SCOTTSDALE, AZ and CALGARY, AB - RDX Technologies Corporation, a water treatment and energy technology company, makes public its renewable fuel partnership with Omega Proteins.
Transforming Waste Into Industrial Fuel
A partnership between Omega Protein Corporation and RDX Technologies Corporation demonstrates that environmentally-friendly industrial fuels can be economically viable. The nutritional company has reduced sulfur emissions by 80 percent and greenhouse gas emissions by 85 percent at its Virginia facility since transitioning from petroleum oil to a lower-cost renewable fuel derived from everyday oils found in wastewater.
REEDVILLE, Va. - A successful partnership with Scottsdale, Ariz. based energy company RDX Technologies Corporation is helping Omega Protein Corporation cut energy costs, and decrease fossil fuel consumption by up to 80 percent at their Reedville, Va., facility. The groundbreaking new fuel source provided by RDX Technologies is an EPA-approved, carbon-neutral Renewable Diesel Oil (RDO) made from everyday food and cooking oils collected from wastewater. Since 2012, Omega Protein has replaced over 3 million gallons of residual oil with RDO fuel, decreasing the Reedville facility's sulfur emissions by 80 percent, and lowering its greenhouse gas emissions by 85 percent.
"Omega Protein's dedication to waste reduction and sustainability has found an ally in RDX Technologies and their Renewable Diesel Oil," says Monty Deihl, Senior Director of Operations at Omega Protein. "By transitioning away from fossil fuels, we've made breakthroughs in our ability to operate even more sustainably, all while reducing costs and improving efficiency."
Going forward, the two companies are working to further streamline the program by developing a growing infrastructure to supply the renewable fuel from local, in-state waste sources. Waste oils for RDO primarily consist of soy, canola, and similar vegetable oils, but can include additional sources such as animal fats and alcohols. These oils are currently collected from wastewater discards all around the country, but RDX Technologies is constructing a handful of new fuel plants in Virginia to eventually source and ship Omega Protein's renewable oil entirely in-state. This will bring new jobs to Virginia, decrease area landfill, and curtail transportation costs and pollution.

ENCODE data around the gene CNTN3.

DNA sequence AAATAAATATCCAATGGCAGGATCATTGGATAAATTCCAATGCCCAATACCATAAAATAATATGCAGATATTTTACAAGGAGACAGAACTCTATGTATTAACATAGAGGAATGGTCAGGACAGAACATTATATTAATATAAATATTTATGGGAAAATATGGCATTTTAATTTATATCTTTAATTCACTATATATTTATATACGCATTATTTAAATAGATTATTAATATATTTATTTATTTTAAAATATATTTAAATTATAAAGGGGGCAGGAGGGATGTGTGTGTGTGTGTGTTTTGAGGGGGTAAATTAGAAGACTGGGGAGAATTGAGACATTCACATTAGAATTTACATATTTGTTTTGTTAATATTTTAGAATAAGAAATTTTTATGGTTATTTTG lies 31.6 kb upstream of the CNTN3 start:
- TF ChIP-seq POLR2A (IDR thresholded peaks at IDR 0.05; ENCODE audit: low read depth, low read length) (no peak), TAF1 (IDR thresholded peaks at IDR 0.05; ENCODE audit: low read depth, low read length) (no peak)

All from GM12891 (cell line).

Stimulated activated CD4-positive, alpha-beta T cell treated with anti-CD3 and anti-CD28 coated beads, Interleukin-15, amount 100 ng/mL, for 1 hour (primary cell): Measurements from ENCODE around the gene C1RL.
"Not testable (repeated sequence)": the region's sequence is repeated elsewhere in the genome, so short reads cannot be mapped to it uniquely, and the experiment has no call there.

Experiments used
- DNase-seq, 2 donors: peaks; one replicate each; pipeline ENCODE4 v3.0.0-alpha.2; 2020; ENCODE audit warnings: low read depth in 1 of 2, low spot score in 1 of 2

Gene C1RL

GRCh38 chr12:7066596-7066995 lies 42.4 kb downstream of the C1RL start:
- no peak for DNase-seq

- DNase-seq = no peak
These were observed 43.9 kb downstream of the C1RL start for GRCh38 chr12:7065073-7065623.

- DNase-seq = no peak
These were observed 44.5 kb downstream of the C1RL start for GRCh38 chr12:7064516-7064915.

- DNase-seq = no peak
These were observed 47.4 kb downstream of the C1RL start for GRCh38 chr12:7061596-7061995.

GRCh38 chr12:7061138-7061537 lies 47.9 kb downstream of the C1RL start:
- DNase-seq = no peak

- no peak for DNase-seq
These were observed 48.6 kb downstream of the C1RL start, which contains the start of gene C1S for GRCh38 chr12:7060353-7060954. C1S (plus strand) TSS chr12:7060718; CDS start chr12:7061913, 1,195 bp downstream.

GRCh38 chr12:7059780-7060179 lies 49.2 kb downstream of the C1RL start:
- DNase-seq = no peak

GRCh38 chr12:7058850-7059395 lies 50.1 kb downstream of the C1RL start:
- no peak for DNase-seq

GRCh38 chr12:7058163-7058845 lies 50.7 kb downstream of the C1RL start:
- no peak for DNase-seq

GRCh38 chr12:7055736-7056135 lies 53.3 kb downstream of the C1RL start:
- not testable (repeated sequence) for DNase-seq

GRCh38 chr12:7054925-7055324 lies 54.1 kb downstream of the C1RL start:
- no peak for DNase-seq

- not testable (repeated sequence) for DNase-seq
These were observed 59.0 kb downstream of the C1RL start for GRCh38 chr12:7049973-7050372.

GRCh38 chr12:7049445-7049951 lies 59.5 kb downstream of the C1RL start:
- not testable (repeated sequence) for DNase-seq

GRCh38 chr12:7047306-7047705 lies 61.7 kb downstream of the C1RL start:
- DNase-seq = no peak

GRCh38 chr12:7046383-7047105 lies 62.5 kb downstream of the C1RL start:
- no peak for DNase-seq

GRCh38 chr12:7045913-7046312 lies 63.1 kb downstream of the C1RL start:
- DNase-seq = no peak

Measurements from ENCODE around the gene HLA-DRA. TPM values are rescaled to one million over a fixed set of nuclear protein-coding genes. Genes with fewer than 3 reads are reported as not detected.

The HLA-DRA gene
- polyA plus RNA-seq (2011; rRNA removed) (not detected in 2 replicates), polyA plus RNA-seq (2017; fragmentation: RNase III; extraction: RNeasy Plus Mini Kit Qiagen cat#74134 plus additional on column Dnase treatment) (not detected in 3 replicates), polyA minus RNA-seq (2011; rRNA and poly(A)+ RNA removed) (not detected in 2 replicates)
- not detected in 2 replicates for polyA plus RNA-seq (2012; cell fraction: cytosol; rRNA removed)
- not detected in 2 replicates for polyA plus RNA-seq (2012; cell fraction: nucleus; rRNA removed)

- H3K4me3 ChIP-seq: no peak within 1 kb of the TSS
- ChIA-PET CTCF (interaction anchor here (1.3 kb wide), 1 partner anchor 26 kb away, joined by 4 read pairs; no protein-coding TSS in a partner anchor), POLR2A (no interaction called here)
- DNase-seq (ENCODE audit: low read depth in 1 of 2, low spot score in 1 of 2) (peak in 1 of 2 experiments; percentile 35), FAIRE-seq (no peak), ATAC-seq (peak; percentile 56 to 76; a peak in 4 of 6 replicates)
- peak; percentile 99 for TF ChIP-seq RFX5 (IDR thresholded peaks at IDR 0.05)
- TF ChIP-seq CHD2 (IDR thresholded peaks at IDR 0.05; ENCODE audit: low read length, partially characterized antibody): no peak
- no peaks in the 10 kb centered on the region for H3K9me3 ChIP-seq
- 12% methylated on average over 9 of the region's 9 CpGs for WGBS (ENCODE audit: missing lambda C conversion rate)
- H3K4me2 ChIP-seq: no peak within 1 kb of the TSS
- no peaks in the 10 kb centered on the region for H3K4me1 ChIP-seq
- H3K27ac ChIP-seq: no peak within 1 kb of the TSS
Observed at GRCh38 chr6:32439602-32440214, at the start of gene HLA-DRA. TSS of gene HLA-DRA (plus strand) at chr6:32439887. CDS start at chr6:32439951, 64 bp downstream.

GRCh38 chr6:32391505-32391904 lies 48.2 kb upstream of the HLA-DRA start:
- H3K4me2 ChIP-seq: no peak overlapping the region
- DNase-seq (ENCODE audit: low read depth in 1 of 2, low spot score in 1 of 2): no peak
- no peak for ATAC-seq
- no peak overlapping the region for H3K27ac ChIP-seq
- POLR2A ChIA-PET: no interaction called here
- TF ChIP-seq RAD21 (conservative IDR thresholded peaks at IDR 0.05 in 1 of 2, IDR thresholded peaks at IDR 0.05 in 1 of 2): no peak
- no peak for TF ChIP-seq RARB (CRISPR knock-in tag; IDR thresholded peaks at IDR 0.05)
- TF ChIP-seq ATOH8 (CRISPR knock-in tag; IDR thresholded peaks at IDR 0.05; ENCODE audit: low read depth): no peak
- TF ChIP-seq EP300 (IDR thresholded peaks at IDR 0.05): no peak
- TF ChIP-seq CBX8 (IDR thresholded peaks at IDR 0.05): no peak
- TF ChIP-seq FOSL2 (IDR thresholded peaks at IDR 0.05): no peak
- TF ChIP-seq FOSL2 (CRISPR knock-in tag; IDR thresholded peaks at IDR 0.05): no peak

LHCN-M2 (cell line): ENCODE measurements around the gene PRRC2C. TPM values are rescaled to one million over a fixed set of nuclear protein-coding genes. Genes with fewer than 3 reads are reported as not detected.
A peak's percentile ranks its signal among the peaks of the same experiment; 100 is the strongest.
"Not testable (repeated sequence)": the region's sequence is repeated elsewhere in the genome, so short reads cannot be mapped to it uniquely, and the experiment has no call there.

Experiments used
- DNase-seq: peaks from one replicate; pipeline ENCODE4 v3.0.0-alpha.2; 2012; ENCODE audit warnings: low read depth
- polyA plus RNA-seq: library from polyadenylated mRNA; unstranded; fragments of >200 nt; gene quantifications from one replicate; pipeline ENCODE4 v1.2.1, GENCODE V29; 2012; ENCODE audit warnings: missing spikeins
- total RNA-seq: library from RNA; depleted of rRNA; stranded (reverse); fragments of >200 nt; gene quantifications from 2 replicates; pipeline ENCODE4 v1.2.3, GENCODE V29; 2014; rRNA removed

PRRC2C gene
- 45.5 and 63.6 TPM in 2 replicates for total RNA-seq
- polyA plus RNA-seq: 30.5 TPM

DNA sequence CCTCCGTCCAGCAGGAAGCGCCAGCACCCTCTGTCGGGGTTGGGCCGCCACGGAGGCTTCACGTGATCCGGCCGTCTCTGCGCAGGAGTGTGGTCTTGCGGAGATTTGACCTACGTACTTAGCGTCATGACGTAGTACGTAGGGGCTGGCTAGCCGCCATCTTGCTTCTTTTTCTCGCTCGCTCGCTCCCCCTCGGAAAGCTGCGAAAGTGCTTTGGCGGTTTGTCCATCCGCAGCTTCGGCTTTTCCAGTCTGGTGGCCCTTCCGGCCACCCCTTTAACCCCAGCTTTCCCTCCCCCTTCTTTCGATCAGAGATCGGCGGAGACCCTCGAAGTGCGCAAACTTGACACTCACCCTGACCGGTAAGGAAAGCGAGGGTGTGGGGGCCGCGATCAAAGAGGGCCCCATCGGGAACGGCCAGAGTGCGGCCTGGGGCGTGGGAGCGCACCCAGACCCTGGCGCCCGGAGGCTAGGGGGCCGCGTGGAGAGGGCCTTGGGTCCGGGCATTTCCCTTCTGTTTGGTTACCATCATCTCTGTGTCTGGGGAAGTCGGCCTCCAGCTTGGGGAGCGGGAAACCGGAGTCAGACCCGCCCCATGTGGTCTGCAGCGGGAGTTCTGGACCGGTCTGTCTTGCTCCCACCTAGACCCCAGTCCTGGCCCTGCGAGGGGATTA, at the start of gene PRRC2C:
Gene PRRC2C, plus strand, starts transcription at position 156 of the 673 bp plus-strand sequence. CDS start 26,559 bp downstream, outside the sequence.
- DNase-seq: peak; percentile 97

The growing partnership also means more savings for Virginia communities. Each year in the United States, around six billion gallons of these recyclable oils are dumped into sewage systems and end up solidified in landfills. Besides being wasteful, this is an expensive process for many businesses, which have to pay disposal fees, and for local municipalities, which are then tasked with costly water treatment. RDX Technologies collects these wastewater oils before they are processed, which saves unneeded energy and expenses for Virginia businesses and communities.
"This is the future of renewables," says Dennis M. Danzik, CEO of RDX Technologies. "Every restaurant, university, hospital, high rise buildings… they are all oil wells to us."
For Omega Protein, the benefits of RDO have been economically and environmentally rewarding. Since RDO is derived from waste, it sells for less than the residual oil previously used by Omega Protein's Reedville plant, while providing substantial environmental advantages. RDO has a 98 percent lower sulfur content, produces 58 to 80 percent lower greenhouse gas emissions, and generates up to 60 percent lower carbon emissions than the previously used non-renewable residual oil. It also burns cleaner, releasing no benzene - a known airborne carcinogen found in fossil fuels. Throughout this transition, Omega has advanced the company's environmental goals while improving their bottom-line: a remarkable win-win scenario.
The partnership is truly mutual. RDX Technologies and Omega Protein were both instrumental in the coordinated establishment of a working RDO supply chain for Omega Protein's Reedville plant, which enabled the swift transition to this cost-effective, and environmentally friendly alternative.